N2 - Aim/Purpose: It is well documented that acquired sight loss negatively impacts on identity and can lead to depression, suicidal ideation, social isolation and loneliness. With an aging demographic, the prevalence of acquired sight loss is rising. Nearly two million people in the UK are blind or partially sighted. There is growing recognition of the need to provide emotional support for people with sight loss. However, little is known about effective counselling interventions for this client group. Case studies have the potential to play an important role in the development of theory and practice, particularly in relation to this specific client group.Design/Methodology: Findings will be presented from the analysis of a single case study in which the client was a 70 year old woman who had experienced sudden and irreversible post operative sight loss. She received six sessions of counselling from a sight impaired counsellor working within a pluralistic framework. The client completed the CORE outcome measure and a goals scale at each session, along with process measures. Sessions were recorded and transcribed. A change interview was conducted at the end of session six. This data set were analysed by an inquiry team, using a modification of Elliott's quasi judicial hermeneutic single case study efficacy design. Ethical approval was obtained from the University Research Ethics Committee to conduct this study, and the client engaged in an informed consent process at the beginning and end of her therapy.Results/Findings: The case analysis is briefly presented, in terms of the outcome of the counselling and the therapeutic processes that contributed. Results indicated that this case had a positive outcome, with the client reporting that she felt more hopeful and less lonely at the end of session six. The implications of this study for practitioners seeking to counsel sight impaired clients are discussed.Research Limitations: The key weakness of this study is that a limited range of data were collected from the client, who represents only one among several patterns of sight loss. Further systematic case studies with a wider range of sight impaired clients are needed to determine the generalisability of the findings.Conclusions/Implications: The study provides an example of systematic case study research, and places this approach within the context of the development of a practice framework for a specific client group. Systematic case study research has potential to make a substantial contribution to the research literature, and to deepen our understanding of issues presented by specific client groups.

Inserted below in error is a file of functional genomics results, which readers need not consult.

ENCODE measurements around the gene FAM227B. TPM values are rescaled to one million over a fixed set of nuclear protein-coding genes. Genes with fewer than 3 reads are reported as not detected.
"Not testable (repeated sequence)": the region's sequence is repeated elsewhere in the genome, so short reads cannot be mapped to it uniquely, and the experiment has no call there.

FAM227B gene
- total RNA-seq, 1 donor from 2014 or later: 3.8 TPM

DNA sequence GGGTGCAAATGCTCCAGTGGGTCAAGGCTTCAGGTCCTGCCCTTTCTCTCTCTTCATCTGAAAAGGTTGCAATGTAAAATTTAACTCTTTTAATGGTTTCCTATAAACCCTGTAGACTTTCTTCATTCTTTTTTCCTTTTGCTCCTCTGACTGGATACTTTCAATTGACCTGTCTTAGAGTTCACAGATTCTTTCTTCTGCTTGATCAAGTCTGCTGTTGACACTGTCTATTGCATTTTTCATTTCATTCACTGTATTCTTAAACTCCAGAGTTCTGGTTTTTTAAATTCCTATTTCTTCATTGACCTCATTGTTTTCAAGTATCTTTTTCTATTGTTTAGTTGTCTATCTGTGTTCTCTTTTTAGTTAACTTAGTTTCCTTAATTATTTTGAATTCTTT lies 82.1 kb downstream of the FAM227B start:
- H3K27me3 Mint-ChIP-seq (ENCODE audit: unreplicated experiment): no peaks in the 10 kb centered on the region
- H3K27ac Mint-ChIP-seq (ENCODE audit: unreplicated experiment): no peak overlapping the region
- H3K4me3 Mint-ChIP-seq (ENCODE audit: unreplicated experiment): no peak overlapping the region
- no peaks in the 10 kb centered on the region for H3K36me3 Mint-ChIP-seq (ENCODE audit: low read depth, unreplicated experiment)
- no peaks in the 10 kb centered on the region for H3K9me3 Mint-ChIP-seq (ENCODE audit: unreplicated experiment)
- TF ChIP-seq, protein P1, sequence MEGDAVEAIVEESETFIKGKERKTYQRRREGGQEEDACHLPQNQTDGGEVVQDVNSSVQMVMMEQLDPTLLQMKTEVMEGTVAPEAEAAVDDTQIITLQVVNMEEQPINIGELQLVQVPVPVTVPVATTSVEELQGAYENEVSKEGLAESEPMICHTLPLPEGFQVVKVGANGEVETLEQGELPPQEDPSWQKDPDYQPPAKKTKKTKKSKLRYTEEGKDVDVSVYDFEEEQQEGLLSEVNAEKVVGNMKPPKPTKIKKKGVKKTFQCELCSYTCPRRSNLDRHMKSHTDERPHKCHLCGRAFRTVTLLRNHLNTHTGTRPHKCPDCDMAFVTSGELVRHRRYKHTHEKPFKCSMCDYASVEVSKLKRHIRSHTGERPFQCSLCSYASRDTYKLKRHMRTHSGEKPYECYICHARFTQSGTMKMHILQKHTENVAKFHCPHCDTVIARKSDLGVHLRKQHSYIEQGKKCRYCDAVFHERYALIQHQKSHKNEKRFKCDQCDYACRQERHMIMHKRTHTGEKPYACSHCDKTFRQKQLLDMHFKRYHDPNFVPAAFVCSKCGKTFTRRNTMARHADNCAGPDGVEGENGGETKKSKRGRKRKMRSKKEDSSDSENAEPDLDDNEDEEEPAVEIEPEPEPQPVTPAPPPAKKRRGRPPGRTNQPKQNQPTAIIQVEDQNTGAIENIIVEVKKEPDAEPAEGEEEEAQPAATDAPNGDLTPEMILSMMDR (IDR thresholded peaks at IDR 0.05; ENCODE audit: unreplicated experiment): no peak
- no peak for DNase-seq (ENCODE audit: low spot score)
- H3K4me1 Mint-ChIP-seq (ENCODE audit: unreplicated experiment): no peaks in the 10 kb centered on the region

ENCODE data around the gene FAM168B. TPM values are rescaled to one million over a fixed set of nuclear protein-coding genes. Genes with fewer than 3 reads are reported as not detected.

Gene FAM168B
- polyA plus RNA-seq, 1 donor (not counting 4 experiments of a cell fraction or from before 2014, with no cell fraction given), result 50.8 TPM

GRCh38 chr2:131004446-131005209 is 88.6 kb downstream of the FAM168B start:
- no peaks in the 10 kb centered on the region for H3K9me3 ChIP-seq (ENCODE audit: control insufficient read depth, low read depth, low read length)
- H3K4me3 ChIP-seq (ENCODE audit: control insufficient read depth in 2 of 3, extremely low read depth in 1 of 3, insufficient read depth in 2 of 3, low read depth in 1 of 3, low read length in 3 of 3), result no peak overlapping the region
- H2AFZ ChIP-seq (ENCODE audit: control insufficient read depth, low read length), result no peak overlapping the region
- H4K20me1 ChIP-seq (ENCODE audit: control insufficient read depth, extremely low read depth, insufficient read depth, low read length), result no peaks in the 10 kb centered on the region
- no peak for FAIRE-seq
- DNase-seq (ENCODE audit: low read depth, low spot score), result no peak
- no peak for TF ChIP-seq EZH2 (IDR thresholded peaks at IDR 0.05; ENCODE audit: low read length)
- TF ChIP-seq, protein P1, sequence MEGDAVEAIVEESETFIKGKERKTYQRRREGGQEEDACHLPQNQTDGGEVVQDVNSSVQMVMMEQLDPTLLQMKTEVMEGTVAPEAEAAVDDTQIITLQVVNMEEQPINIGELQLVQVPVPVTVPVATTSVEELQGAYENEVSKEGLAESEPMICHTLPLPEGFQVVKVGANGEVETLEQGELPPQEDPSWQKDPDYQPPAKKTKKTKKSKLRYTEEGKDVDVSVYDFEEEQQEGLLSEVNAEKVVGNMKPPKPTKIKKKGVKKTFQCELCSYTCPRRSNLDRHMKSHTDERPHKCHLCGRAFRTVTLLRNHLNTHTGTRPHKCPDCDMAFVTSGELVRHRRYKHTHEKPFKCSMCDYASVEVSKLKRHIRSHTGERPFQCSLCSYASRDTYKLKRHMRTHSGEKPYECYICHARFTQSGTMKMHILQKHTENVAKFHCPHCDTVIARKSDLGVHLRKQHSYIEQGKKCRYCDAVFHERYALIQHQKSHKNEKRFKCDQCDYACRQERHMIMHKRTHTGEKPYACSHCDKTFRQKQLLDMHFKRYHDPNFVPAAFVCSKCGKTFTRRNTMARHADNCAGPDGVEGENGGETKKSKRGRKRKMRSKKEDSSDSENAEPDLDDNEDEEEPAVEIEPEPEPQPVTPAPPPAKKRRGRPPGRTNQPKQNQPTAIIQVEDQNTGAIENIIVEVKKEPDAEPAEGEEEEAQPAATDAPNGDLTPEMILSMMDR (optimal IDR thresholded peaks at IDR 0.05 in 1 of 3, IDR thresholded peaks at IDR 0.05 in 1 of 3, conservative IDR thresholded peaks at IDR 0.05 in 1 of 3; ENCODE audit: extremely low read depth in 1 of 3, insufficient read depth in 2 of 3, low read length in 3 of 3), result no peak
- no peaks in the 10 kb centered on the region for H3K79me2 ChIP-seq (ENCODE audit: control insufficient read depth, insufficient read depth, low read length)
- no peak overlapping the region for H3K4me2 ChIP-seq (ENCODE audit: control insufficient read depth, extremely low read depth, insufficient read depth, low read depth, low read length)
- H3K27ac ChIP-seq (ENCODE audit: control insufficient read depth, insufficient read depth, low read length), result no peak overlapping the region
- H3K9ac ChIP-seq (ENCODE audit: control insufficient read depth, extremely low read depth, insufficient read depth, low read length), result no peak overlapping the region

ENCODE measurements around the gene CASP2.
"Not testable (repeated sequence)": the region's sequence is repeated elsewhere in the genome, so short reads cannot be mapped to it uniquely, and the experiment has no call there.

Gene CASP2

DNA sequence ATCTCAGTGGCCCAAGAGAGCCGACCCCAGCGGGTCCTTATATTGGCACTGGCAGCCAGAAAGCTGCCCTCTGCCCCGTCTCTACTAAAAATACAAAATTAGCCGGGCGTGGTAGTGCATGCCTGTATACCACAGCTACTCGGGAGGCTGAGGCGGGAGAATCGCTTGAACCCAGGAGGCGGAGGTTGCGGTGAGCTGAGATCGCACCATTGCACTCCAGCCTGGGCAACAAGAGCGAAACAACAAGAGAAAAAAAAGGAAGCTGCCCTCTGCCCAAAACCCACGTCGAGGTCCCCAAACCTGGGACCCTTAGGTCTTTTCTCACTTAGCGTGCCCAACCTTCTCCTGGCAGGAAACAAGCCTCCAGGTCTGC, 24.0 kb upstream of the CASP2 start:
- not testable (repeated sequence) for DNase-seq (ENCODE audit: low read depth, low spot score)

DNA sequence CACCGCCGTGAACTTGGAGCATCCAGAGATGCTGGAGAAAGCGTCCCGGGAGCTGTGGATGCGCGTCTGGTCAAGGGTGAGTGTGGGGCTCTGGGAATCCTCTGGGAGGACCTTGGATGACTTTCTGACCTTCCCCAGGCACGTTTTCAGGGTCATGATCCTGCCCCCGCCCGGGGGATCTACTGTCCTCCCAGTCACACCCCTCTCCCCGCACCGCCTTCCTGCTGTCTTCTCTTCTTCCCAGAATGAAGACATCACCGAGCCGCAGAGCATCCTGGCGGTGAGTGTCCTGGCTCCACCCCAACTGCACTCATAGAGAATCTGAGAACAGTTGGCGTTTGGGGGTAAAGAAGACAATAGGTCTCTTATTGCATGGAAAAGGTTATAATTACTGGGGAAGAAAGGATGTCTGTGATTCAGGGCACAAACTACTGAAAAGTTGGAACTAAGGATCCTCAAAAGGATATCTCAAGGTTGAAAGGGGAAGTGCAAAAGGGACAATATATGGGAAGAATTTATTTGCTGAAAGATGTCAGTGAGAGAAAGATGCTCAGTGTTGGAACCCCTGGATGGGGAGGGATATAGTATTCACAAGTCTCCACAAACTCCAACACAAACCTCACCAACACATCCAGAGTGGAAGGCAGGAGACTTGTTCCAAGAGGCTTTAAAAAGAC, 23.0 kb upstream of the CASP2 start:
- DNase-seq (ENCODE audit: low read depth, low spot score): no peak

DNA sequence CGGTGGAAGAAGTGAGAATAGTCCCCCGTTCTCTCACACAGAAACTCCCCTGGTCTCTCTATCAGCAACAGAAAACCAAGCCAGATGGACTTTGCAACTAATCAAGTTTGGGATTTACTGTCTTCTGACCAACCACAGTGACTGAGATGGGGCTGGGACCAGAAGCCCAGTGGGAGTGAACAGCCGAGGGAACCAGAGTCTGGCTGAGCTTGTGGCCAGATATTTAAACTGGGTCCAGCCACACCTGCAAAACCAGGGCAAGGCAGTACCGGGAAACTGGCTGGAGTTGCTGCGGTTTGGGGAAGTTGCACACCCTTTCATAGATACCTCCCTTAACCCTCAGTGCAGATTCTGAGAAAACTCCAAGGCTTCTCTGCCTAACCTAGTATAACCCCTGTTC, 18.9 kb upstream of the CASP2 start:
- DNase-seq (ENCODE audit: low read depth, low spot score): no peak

AB - Aim/Purpose: It is well documented that acquired sight loss negatively impacts on identity and can lead to depression, suicidal ideation, social isolation and loneliness. With an aging demographic, the prevalence of acquired sight loss is rising. Nearly two million people in the UK are blind or partially sighted. There is growing recognition of the need to provide emotional support for people with sight loss. However, little is known about effective counselling interventions for this client group. Case studies have the potential to play an important role in the development of theory and practice, particularly in relation to this specific client group.Design/Methodology: Findings will be presented from the analysis of a single case study in which the client was a 70 year old woman who had experienced sudden and irreversible post operative sight loss. She received six sessions of counselling from a sight impaired counsellor working within a pluralistic framework. The client completed the CORE outcome measure and a goals scale at each session, along with process measures. Sessions were recorded and transcribed. A change interview was conducted at the end of session six. This data set were analysed by an inquiry team, using a modification of Elliott's quasi judicial hermeneutic single case study efficacy design. Ethical approval was obtained from the University Research Ethics Committee to conduct this study, and the client engaged in an informed consent process at the beginning and end of her therapy.Results/Findings: The case analysis is briefly presented, in terms of the outcome of the counselling and the therapeutic processes that contributed. Results indicated that this case had a positive outcome, with the client reporting that she felt more hopeful and less lonely at the end of session six. The implications of this study for practitioners seeking to counsel sight impaired clients are discussed.Research Limitations: The key weakness of this study is that a limited range of data were collected from the client, who represents only one among several patterns of sight loss. Further systematic case studies with a wider range of sight impaired clients are needed to determine the generalisability of the findings.Conclusions/Implications: The study provides an example of systematic case study research, and places this approach within the context of the development of a practice framework for a specific client group. Systematic case study research has potential to make a substantial contribution to the research literature, and to deepen our understanding of issues presented by specific client groups.

M3 - Paper

ER -

Thurston M, McLeod J. Counselling for sight loss: using case study methodology to develop a practice model. 2012. Paper presented at BACP's 18th Annual Research conference , Edinburgh, United Kingdom.